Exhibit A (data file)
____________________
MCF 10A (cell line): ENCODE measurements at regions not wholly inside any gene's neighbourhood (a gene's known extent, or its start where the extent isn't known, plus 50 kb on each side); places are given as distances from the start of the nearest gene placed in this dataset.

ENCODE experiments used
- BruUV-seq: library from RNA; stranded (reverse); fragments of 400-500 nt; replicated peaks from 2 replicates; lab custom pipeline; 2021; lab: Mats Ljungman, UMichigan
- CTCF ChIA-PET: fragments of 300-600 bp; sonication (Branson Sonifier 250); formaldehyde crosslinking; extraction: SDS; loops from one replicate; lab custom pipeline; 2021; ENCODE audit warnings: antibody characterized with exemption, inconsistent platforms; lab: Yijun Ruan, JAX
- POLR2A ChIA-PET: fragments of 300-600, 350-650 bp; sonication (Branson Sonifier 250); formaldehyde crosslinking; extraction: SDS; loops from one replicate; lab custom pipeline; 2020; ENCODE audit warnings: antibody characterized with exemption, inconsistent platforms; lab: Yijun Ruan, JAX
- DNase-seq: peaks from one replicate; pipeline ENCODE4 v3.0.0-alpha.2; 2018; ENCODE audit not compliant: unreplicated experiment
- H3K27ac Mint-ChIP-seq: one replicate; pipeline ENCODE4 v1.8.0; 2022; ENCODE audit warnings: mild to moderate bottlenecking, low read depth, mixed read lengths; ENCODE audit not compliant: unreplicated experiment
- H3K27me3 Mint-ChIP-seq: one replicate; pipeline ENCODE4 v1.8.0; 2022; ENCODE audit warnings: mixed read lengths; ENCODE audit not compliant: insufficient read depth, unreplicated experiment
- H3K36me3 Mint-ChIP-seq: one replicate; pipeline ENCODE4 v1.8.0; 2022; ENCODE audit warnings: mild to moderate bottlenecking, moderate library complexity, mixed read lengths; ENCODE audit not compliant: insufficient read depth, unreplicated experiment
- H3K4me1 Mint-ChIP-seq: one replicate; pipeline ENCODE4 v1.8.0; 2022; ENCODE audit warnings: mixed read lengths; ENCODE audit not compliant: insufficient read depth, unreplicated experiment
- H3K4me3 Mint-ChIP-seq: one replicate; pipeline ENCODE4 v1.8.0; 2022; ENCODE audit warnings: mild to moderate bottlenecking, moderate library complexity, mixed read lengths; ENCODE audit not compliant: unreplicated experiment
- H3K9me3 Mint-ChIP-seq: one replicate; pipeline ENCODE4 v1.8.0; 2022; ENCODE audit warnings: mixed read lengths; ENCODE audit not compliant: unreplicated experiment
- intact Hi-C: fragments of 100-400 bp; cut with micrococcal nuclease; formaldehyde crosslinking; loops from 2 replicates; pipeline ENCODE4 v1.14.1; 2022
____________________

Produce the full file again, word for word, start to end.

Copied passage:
MCF 10A (cell line): ENCODE measurements at regions not wholly inside any gene's neighbourhood (a gene's known extent, or its start where the extent isn't known, plus 50 kb on each side); places are given as distances from the start of the nearest gene placed in this dataset.

ENCODE experiments used
- BruUV-seq: library from RNA; stranded (reverse); fragments of 400-500 nt; replicated peaks from 2 replicates; lab custom pipeline; 2021; lab: Mats Ljungman, UMichigan
- CTCF ChIA-PET: fragments of 300-600 bp; sonication (Branson Sonifier 250); formaldehyde crosslinking; extraction: SDS; loops from one replicate; lab custom pipeline; 2021; ENCODE audit warnings: antibody characterized with exemption, inconsistent platforms; lab: Yijun Ruan, JAX
- POLR2A ChIA-PET: fragments of 300-600, 350-650 bp; sonication (Branson Sonifier 250); formaldehyde crosslinking; extraction: SDS; loops from one replicate; lab custom pipeline; 2020; ENCODE audit warnings: antibody characterized with exemption, inconsistent platforms; lab: Yijun Ruan, JAX
- DNase-seq: peaks from one replicate; pipeline ENCODE4 v3.0.0-alpha.2; 2018; ENCODE audit not compliant: unreplicated experiment
- H3K27ac Mint-ChIP-seq: one replicate; pipeline ENCODE4 v1.8.0; 2022; ENCODE audit warnings: mild to moderate bottlenecking, low read depth, mixed read lengths; ENCODE audit not compliant: unreplicated experiment
- H3K27me3 Mint-ChIP-seq: one replicate; pipeline ENCODE4 v1.8.0; 2022; ENCODE audit warnings: mixed read lengths; ENCODE audit not compliant: insufficient read depth, unreplicated experiment
- H3K36me3 Mint-ChIP-seq: one replicate; pipeline ENCODE4 v1.8.0; 2022; ENCODE audit warnings: mild to moderate bottlenecking, moderate library complexity, mixed read lengths; ENCODE audit not compliant: insufficient read depth, unreplicated experiment
- H3K4me1 Mint-ChIP-seq: one replicate; pipeline ENCODE4 v1.8.0; 2022; ENCODE audit warnings: mixed read lengths; ENCODE audit not compliant: insufficient read depth, unreplicated experiment
- H3K4me3 Mint-ChIP-seq: one replicate; pipeline ENCODE4 v1.8.0; 2022; ENCODE audit warnings: mild to moderate bottlenecking, moderate library complexity, mixed read lengths; ENCODE audit not compliant: unreplicated experiment
- H3K9me3 Mint-ChIP-seq: one replicate; pipeline ENCODE4 v1.8.0; 2022; ENCODE audit warnings: mixed read lengths; ENCODE audit not compliant: unreplicated experiment
- intact Hi-C: fragments of 100-400 bp; cut with micrococcal nuclease; formaldehyde crosslinking; loops from 2 replicates; pipeline ENCODE4 v1.14.1; 2022